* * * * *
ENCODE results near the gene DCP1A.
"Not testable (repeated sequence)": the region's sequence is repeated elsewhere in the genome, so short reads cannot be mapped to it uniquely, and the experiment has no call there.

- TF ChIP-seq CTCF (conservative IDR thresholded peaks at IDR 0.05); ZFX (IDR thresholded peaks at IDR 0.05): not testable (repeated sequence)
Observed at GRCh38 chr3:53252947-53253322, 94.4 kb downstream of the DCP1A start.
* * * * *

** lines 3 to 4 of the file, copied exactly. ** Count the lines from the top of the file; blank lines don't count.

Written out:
- TF ChIP-seq CTCF (conservative IDR thresholded peaks at IDR 0.05); ZFX (IDR thresholded peaks at IDR 0.05): not testable (repeated sequence)
Observed at GRCh38 chr3:53252947-53253322, 94.4 kb downstream of the DCP1A start.